Cats

Cats was presented as a miscellaneous challenge: the object was to find 15 commands which were equivalent to “cat”, when “food” was provided as argv[1] (and we controlled the contents of the file “food”). A dockerfile was provided, through which we could run this challenge locally, without a Google ReCAPTCHA slowing us down.

The “check” simply ensured that “cat food” and “$input food” provided the same output and return value, so the obvious choice was to look for equivalents to cat. Initially, I browsed my CTF box, looking for promising binaries. I came up with an initial list:

tail, more, head.

“less” didn’t seem to work in the target environment, so I set this aside. I then changed the file to contain the contents “food”, so “ls” would work, and changed the file to a single line, so commands like “tac” and “shuf” would work. This allowed me a few more options:

shuf,tail,more,uniq,sort,tac,head,ls,find

For the remainder of the challenge, I started up a Docker environment in AWS, and listed /usr/bin, manually looking for binaries which may have not been present on my CTF box. I ended up with the following list:

shuf,tail,more,uniq,sort,tac,head,ls,find,
expr,expand,echo,dir,erb,fold

Successfully giving me the flag:

Sign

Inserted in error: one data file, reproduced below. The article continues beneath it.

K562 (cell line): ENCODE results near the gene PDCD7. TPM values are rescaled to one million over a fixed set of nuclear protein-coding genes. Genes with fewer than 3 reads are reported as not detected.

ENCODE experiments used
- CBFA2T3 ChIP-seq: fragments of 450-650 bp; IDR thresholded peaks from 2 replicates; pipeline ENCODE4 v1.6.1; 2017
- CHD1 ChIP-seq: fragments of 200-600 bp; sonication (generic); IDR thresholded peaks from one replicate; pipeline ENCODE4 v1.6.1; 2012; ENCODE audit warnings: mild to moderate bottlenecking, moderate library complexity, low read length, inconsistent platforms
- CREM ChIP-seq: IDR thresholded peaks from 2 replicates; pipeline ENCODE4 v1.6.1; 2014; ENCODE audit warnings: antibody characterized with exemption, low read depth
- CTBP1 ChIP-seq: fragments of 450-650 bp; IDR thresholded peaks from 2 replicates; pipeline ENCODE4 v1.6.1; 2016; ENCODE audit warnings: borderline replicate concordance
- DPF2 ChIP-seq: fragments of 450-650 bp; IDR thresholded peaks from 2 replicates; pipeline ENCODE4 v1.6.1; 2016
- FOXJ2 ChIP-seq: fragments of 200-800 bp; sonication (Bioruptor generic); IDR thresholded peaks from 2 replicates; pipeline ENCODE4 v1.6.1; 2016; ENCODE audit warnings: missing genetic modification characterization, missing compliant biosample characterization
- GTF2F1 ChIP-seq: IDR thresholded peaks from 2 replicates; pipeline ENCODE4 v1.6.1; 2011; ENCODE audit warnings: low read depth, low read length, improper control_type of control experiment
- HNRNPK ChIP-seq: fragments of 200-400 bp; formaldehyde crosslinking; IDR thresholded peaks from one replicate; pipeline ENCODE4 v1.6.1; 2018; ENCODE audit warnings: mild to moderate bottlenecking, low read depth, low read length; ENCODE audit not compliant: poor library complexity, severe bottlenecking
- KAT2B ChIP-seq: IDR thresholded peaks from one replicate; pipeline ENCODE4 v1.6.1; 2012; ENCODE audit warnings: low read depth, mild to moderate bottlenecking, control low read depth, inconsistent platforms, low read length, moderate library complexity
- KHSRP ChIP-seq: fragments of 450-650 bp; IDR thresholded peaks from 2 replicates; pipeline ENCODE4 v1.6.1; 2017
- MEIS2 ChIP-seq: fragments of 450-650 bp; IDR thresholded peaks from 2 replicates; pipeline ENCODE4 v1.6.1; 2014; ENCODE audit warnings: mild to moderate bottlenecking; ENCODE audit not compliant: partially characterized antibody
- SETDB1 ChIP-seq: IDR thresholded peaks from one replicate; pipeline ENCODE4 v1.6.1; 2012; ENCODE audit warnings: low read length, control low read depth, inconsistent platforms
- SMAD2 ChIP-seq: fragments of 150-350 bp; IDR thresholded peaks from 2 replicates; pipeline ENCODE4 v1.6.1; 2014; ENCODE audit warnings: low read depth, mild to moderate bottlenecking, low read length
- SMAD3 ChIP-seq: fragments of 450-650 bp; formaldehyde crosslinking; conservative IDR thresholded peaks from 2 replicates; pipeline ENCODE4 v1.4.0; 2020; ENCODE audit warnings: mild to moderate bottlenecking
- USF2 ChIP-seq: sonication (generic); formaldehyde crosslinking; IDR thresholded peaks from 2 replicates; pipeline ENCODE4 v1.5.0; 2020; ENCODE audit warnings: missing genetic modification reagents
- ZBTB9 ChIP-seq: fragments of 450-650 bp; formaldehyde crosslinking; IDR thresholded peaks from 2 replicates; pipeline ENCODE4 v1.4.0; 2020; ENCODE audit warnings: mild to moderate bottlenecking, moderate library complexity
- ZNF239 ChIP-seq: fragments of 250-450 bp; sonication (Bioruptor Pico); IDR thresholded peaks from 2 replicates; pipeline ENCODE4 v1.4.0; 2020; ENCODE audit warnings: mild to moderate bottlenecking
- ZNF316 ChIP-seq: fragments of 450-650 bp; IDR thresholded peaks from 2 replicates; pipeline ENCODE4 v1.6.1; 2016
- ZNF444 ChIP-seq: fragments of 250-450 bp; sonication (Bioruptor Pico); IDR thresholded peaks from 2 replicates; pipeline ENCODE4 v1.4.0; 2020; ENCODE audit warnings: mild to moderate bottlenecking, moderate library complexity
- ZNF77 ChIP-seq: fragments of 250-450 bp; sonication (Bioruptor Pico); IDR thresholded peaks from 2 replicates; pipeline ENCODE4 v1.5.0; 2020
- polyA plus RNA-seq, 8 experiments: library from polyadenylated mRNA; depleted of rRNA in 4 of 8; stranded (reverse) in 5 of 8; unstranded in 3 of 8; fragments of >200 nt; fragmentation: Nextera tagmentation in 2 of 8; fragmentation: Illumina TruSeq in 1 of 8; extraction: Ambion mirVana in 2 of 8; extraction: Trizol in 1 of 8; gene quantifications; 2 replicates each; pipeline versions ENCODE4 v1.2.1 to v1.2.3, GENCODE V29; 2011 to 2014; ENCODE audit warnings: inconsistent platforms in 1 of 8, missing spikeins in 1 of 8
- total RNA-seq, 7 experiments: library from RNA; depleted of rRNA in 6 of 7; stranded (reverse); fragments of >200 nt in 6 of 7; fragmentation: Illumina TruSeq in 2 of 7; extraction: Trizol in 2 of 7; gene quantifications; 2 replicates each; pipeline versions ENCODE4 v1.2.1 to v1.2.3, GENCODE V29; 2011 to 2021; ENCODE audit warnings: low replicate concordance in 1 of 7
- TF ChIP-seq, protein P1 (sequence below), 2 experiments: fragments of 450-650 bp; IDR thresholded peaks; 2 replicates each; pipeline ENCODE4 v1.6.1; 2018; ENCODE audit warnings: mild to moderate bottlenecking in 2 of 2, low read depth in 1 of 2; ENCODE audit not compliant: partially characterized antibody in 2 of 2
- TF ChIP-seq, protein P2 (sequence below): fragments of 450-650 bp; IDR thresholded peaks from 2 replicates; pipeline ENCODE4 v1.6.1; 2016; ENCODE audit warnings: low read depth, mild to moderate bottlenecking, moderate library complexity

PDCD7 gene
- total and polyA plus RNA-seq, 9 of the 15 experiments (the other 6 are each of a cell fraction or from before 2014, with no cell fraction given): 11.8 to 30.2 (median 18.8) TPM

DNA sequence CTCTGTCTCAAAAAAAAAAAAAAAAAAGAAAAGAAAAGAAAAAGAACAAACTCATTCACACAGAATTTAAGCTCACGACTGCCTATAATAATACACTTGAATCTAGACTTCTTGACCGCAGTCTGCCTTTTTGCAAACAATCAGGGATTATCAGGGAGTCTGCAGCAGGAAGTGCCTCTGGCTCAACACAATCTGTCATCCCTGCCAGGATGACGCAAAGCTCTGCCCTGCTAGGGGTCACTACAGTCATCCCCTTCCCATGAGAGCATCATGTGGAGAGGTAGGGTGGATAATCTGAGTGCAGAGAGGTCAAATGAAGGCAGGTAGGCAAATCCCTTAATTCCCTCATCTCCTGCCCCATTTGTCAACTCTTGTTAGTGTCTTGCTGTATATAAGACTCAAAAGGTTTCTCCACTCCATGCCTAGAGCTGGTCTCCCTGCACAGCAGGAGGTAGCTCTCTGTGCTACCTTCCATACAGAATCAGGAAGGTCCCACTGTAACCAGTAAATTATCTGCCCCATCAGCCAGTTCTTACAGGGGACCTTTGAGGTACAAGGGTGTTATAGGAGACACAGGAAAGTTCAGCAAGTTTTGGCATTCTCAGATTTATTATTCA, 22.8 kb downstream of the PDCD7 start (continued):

This challenge was presented as a Linux executable, which you can download here. The challenge was to run the executable for the flag.

Initial analysis showed that there were a number of strange-looking imports, and structures indicating the presence of a Windows executable. I attempted to extract this Windows executable, and glued a DOS Stub from another functioning Windows executable in, to no effect:

The structures seemed somehow mangled, and the executable would not execute.

At this point, I stumbled across a PNG in the file, which showed the Wine Notepad icon, so I ran the original executable in Wine for shits and giggles:

No shit, it’s the fucking flag. Welp.

Cpushop

This challenge was presented as a Python file, which ran remotely. You can download this here.

Inspecting the file, we note that the application acts as an oracle: that is, you can use it to sign a pre-constructed string (via the “Order” functionality), and then test if any string has a valid signature (via the “Pay” functionality). If we are able to correctly sign a querystring with “product=Flag” and “price=<less than our monies>”, we win.

We note the signature is constructed via the following function:

sha256(key + message)

This is affected by a hash length extension attack, where we’re able to construct a new, valid signature which appends an arbitrary string to the old signature.

In this case, it doesn’t matter what we append, as long as it ends with “&product=Flag&price=4”.

The only restriction is that in order to conduct this attack, we must know the length of “key”: but fortunately, the program limits this to range(8,32), and we are able to brute force.